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FOS Blog

07 Mar

What’s the Deal with Fees?

What’s the Deal with Fees?

Recently, there seems to be a lot of chatter coming from regulators about fees. So, what’s up with that?

It started with Overdraft Fees. In December 2021, the CFPB blogged that banks are deeply dependent on overdraft fees. Rohit Chopra, CFPB Director, cited “Rather than competing on quality service and attractive interest rates, many banks have become hooked on overdraft fees to feed their profit model…We will be taking action to restore meaningful competition to this market.” NSF fees are reported on Call Reports and by scouring that data, the CFPB estimates that overall market revenue from overdraft and NSF fees was $15.47 billion in 2019.  The more astounding statistic is that close to two-thirds of fee revenue for banks was from overdraft fees.  This issue is further irritated by the fact that under 9% of consumer accounts are paying 10 or more overdraft fees per year, accounting for close to 80% of all overdraft revenue.

And then the OCC jumped on the bandwagon when Acting Director, Michael Hsu, delivered a speech to the Consumer Federation of America’s 34th Annual Financial Services Conference (12.8.21).  The difference was that he was promoting solutions like accounts that don’t allow overdrafts such as the “Bank On” Account recommended by the Cities for Financial Empowerment.  He concluded with recommendations for banks to modify their overdraft programs to support the financial health of its customers (and prevent consumer harm) by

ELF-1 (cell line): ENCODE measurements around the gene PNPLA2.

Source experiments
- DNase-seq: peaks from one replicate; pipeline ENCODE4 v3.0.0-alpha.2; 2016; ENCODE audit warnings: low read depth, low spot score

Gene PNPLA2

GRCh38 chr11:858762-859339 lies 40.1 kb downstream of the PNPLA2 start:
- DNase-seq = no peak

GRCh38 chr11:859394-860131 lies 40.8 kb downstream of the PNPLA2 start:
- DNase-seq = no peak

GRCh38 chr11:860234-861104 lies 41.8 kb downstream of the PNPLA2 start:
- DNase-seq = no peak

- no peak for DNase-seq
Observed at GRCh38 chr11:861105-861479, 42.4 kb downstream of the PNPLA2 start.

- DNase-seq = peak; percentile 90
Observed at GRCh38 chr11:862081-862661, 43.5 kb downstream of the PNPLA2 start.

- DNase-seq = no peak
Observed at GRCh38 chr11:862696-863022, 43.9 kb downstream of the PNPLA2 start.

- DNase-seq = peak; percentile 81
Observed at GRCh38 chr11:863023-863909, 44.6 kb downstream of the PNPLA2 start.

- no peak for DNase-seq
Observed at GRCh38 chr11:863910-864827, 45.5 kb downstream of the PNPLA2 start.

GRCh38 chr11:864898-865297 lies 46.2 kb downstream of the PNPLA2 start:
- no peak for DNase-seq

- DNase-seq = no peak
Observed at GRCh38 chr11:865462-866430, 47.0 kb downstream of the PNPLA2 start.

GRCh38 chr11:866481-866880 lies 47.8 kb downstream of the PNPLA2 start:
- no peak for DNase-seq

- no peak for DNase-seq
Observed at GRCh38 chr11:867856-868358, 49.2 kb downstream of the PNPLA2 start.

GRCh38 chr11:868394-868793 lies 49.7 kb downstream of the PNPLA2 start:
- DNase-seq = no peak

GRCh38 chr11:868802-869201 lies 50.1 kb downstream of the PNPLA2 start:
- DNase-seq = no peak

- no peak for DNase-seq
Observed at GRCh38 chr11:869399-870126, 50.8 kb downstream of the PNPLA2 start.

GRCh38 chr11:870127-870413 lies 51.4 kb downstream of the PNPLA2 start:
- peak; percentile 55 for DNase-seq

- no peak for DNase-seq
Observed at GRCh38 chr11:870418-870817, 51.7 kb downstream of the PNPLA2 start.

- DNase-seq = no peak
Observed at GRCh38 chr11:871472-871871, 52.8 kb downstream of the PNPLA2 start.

• Requiring consumer opt-in to the overdraft program.
  • Providing a grace period before charging an overdraft fee.
  • Allowing negative balances without triggering an overdraft fee.
  • Offering consumers balance-related alerts.
  • Providing consumers with access to real-time balance information.
  • Linking a consumer’s checking account to another account for overdraft protection.
  • Collecting overdraft or NSF fees from a consumer’s next deposit only after other items have been posted or cleared.
  • Not charging separate and multiple overdraft fees for multiple items in a single day and not charging additional fees when an item is re-presented.

To add to the fee discussion, the CFPB put out a RFI (Request for Information) for anyone to comment on Junk Fees.  They want to know about fees a person thought were already covered, unexpected fees, fees that seem too high, and fees that were unclear.  This focus is on a much broader spectrum including deposit accounts, credit cards, remittances and payments, prepaid accounts, mortgages and other loans (student and payday loans).  Select questions have been included but they are particularly focused on exploitative, back-end, hidden, or excessive fees.

So, what’s the messaging here for banks?

Maybe it’s time to review not only the fees but the methodologies and reasonableness behind the fees that your bank charges for loan and deposit services.  Look at fee trends for your bank over the last 3-5 years for various fees.  Have they had the effect you desired?  Don’t just look at how competitive they are and justify them because that’s what others are doing.  Review “customer harm” and whether they are really a deterrent to consumer behaviors.  What incentive could be offered for positive behavior?  Regardless of where you are, bank fees are going to be the new “UDAAP” issue!

For additional information contact the author at